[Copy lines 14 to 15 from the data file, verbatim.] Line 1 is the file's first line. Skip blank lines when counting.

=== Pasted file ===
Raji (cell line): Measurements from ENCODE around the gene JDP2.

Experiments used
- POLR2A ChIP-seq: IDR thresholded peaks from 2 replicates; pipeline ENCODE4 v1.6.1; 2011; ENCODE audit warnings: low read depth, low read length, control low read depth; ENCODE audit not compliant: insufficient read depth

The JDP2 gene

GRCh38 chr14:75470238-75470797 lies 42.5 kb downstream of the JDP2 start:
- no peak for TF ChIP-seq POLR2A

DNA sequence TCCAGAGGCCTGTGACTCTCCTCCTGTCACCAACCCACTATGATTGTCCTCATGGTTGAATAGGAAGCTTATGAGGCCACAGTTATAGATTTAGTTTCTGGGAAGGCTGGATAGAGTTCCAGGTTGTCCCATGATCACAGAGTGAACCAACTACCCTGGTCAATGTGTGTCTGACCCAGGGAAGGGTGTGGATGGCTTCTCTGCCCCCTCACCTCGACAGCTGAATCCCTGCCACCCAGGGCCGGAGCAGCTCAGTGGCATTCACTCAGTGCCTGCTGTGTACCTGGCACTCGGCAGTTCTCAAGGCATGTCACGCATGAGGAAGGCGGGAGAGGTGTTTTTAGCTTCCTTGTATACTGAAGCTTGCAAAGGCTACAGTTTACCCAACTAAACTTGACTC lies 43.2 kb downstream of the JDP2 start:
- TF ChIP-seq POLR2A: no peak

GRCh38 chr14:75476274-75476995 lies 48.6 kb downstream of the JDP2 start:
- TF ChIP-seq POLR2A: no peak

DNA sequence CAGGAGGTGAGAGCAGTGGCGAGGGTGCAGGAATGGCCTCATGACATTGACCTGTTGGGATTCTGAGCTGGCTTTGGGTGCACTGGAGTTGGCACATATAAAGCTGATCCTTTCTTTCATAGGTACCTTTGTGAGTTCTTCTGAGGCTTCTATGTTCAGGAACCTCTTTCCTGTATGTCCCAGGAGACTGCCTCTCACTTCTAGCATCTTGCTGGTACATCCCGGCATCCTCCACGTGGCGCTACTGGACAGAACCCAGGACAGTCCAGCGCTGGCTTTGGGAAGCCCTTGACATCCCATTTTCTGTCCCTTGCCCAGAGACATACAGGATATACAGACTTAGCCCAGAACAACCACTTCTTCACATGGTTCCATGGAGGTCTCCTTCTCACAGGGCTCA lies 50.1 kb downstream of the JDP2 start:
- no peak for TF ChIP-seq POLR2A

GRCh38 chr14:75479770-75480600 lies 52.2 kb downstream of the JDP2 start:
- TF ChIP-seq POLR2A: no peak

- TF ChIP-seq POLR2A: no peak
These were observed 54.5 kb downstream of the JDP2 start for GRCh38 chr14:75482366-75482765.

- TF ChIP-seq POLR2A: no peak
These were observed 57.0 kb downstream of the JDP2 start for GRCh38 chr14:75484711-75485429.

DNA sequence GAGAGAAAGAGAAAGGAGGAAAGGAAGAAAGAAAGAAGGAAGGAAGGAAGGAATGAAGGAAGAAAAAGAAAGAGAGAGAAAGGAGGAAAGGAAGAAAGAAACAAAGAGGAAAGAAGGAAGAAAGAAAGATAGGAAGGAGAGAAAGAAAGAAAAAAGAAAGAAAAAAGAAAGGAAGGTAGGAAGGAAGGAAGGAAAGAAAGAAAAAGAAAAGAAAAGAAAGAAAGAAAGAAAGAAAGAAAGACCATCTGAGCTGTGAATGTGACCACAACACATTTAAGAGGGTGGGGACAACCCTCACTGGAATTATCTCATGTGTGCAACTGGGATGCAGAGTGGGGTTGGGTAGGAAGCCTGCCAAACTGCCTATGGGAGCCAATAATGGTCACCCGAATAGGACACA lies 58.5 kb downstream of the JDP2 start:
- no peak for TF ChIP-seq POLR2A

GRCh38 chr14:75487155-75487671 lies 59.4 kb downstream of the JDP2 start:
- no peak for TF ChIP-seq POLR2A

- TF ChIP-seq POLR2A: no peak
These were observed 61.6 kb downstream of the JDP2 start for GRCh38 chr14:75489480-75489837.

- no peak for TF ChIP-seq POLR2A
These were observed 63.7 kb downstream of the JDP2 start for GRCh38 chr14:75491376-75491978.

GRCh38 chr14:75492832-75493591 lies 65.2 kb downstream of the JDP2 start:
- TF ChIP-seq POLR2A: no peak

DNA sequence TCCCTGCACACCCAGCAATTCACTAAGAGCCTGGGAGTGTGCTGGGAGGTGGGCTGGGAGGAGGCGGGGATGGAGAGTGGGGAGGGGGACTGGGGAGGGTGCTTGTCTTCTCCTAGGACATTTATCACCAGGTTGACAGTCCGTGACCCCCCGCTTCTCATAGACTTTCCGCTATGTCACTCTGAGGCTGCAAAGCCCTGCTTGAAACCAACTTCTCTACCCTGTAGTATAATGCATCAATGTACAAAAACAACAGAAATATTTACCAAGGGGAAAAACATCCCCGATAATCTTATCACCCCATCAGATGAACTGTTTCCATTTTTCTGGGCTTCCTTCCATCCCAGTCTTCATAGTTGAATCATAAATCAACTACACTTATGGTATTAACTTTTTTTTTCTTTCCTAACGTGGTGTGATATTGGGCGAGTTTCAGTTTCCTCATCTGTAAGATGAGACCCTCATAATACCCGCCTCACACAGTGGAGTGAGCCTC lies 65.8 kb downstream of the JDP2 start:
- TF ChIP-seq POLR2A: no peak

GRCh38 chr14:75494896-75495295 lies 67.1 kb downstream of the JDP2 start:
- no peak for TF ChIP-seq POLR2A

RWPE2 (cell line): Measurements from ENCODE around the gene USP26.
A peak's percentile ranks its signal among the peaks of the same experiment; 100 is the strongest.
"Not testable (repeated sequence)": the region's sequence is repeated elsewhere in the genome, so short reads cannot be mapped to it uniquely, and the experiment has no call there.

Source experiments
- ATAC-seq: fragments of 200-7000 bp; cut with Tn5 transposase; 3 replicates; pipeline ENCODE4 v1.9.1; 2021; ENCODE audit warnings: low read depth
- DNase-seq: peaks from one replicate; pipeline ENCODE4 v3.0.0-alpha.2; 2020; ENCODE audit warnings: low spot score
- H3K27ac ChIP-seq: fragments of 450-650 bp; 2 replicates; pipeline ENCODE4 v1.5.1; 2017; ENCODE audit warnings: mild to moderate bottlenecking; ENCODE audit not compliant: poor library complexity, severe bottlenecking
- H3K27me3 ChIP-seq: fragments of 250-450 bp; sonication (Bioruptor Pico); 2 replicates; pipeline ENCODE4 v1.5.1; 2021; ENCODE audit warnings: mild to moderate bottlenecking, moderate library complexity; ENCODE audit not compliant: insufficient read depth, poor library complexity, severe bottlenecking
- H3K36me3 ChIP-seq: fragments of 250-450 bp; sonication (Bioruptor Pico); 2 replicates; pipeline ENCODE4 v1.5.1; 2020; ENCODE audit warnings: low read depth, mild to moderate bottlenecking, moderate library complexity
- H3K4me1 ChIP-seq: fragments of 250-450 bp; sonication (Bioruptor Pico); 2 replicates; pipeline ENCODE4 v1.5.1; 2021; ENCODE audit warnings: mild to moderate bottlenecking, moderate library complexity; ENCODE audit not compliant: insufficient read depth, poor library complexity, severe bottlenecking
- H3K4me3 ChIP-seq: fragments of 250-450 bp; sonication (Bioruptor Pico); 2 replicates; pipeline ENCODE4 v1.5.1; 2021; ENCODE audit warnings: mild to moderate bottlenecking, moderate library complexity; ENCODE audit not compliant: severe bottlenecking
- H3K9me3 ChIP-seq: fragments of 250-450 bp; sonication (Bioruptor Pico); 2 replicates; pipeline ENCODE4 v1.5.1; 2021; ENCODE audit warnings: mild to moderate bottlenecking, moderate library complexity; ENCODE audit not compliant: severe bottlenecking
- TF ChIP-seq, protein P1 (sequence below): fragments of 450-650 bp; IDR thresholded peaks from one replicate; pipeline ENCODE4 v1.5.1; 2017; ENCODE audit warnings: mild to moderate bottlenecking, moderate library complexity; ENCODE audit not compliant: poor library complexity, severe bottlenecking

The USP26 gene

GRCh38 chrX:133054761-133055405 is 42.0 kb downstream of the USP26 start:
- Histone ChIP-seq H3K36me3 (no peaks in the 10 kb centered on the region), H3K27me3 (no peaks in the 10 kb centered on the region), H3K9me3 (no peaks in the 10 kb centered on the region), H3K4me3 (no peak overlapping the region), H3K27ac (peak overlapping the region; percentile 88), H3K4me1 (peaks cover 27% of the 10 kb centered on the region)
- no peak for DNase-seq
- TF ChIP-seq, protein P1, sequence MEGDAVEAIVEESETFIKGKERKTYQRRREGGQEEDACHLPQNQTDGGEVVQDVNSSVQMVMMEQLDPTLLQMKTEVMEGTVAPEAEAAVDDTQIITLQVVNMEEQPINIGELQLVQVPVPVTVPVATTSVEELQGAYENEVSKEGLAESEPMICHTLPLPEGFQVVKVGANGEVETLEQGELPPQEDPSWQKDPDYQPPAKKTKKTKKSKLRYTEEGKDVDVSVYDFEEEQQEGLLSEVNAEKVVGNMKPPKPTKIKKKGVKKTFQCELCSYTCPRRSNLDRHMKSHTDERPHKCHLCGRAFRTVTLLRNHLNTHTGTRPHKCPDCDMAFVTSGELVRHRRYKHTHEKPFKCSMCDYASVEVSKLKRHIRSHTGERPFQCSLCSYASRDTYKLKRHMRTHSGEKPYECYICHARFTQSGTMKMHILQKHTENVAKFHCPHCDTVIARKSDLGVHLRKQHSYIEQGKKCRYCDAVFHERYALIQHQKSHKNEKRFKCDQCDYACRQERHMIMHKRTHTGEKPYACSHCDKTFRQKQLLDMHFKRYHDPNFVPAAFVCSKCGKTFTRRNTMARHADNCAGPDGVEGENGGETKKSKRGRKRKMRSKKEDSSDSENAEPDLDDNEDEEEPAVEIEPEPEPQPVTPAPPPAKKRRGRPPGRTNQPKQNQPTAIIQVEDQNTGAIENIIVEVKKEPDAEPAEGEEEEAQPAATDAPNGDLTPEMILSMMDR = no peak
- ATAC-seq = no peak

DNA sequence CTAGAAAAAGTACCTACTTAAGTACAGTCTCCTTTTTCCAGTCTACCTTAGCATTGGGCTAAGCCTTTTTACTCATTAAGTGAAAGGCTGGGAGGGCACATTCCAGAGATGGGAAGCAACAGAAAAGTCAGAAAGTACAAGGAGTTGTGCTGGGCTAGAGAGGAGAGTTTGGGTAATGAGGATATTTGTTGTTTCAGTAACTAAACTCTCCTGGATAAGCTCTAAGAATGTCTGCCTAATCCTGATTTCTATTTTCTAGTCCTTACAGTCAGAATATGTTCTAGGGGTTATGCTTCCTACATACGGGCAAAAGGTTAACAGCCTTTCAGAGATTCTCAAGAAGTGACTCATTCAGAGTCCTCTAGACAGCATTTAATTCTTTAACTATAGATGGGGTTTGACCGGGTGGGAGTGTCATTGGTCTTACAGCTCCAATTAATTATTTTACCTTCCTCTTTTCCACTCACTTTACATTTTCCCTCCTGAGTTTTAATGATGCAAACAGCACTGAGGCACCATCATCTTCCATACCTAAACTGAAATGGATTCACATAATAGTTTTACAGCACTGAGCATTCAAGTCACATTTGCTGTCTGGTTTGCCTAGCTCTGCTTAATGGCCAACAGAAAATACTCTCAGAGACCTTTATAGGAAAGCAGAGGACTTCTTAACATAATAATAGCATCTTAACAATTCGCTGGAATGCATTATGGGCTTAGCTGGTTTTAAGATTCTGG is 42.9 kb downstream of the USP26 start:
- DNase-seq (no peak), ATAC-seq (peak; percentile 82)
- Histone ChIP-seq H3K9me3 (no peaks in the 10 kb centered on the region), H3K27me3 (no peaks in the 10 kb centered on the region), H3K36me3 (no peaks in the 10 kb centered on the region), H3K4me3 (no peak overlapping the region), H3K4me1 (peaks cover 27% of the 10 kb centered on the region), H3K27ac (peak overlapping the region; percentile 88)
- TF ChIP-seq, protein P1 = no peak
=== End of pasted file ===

- TF ChIP-seq POLR2A: no peak

- TF ChIP-seq POLR2A: no peak